Quite recently, we’ve visited Hong Kong for business matters and happened to have a small talk with some of our partners that render corporate services on formation and maintenance of Hong Kong offshore companies. All of them complained about the local regulatory body’s having become especially strict regarding everything that concerns requirements for Corporate Secretaries. Two illustrative examples are given below.
Corporate Secretarial companies have to publicly release the complete list of companies, which provides a legal address where the firm or its employees act as a Corporate Secretary. Back in 2002, when I first visited Cyprus I was struck by long lists of companies exhibited at the entrance of large legal companies. Recently, Hong Kong started to charge corporate service providers that render services on company registration and maintenance and do not publicly exhibit the list of their clients. In this respect, our partner found a way out: he arranged a large monitor to be fixed in the company’s hall to display the names of Hong Kong offshore companies they are servicing in such a way that they rotated every ten seconds. This was the only possible way out, since they had to pay the office “rack-rate”, which is a topical matter in Hong Kong as well as in Singapore.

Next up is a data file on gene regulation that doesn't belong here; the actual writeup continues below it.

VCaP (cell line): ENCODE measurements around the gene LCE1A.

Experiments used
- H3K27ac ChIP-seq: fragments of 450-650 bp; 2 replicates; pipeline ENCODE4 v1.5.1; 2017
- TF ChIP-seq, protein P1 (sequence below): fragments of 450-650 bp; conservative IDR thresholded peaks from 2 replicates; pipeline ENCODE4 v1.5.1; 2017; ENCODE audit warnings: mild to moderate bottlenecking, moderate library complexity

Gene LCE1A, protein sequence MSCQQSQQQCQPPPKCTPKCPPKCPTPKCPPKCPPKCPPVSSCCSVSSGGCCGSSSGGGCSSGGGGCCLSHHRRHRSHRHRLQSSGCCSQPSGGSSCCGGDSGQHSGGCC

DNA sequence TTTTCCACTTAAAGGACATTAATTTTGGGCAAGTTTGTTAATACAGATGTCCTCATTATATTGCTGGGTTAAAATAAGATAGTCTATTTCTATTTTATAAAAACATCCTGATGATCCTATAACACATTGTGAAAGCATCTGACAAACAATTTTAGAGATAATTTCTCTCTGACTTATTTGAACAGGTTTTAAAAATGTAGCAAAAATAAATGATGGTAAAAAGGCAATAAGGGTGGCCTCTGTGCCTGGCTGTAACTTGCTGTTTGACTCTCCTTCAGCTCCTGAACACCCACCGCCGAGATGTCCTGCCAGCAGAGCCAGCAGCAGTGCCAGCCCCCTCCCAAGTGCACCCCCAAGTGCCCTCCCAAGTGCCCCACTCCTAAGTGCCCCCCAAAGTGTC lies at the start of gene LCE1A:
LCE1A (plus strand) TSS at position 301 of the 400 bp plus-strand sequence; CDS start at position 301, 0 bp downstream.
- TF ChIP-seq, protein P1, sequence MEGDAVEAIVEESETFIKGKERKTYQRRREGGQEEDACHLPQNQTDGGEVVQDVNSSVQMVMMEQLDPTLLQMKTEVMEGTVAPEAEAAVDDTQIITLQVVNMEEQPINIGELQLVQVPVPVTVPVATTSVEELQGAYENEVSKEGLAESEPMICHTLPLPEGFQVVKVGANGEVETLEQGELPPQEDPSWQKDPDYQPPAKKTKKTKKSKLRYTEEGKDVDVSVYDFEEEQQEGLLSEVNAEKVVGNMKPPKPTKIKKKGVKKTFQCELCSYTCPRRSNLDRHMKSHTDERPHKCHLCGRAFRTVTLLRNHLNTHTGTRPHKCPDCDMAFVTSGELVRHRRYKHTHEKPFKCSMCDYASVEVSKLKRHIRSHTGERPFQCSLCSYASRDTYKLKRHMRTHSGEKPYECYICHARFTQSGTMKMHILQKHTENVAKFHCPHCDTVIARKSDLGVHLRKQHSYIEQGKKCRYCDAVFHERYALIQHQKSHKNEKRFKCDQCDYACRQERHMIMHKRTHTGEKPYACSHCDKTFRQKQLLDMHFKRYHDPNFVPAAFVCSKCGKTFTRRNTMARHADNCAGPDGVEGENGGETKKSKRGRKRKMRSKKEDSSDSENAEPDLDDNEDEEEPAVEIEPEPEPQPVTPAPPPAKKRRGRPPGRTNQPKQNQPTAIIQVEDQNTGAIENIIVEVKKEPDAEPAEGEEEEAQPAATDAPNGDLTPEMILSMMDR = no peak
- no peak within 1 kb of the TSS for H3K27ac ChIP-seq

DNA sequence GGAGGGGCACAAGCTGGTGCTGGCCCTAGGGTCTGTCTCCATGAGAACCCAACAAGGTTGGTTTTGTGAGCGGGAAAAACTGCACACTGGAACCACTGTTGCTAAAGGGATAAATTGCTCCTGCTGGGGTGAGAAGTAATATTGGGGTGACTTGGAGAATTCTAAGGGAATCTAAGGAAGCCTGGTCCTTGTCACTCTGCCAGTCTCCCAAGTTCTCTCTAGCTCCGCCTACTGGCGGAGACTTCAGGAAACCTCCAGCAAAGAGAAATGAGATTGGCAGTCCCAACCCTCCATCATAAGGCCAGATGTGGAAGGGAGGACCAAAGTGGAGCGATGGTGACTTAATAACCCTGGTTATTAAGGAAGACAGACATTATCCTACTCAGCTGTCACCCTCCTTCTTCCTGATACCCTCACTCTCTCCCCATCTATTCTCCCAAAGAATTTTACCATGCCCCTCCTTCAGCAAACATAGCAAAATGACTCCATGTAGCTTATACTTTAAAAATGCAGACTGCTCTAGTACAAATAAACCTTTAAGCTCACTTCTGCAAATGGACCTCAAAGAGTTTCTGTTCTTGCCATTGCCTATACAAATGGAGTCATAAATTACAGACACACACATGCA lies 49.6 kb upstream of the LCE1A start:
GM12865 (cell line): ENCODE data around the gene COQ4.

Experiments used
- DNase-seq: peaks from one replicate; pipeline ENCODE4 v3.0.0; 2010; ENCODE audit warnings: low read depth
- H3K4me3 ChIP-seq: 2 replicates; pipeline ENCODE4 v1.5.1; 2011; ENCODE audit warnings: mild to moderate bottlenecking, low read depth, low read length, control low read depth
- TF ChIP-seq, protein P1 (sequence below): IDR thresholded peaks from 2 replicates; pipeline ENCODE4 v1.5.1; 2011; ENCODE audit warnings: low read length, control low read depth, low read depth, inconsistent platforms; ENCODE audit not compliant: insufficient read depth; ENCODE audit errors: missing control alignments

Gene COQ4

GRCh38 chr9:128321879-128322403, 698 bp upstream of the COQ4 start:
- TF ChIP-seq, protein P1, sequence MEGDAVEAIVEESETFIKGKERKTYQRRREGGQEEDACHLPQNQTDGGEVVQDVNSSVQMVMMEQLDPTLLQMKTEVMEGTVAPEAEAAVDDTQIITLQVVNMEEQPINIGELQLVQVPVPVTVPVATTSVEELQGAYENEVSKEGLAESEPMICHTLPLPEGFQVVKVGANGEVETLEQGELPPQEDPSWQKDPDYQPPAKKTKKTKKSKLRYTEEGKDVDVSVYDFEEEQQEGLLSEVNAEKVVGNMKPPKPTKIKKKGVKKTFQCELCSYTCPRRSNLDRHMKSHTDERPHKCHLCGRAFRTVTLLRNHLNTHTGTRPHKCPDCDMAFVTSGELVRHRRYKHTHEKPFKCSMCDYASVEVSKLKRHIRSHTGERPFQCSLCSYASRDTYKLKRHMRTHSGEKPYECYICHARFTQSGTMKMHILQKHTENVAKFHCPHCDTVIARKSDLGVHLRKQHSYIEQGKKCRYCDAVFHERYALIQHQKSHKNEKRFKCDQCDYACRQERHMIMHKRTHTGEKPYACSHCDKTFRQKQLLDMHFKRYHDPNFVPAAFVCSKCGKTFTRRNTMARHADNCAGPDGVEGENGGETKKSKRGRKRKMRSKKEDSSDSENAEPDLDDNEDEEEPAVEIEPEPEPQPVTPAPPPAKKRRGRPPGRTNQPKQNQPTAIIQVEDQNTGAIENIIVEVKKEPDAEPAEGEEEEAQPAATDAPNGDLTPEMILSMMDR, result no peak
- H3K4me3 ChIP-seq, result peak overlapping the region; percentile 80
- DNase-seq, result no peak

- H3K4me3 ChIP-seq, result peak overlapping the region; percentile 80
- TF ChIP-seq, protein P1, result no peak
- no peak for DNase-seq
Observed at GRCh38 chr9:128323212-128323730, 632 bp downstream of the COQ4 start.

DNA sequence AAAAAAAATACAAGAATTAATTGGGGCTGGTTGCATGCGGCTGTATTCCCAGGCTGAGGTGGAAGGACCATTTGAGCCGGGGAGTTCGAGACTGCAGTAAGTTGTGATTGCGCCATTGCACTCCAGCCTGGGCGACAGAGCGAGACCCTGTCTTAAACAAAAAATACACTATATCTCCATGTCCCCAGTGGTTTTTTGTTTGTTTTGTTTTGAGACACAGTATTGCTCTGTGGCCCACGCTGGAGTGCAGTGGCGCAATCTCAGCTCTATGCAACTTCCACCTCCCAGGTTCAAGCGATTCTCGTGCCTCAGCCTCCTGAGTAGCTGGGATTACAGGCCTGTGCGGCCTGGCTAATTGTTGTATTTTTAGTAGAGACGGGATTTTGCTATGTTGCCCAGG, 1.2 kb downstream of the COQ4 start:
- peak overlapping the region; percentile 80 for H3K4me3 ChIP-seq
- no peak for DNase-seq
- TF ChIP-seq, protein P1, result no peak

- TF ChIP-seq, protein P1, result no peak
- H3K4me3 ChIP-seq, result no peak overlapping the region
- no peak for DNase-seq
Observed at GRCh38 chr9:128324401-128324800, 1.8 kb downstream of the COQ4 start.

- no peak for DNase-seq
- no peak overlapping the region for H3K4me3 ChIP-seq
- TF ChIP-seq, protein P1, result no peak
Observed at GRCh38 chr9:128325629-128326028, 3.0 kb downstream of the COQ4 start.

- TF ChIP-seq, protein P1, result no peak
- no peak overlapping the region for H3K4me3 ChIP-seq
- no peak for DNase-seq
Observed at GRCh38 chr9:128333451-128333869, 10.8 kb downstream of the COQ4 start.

As for another example, our partners hired a specialist to be a representative in court on behalf of the Hong Kong offshore companies they were servicing. This was a necessary action, since the tax authorities and regulatory body piled onto the company numerouscourt summons following the violation of annual tax reporting requirements.
So that’s how it is in Hong Kong.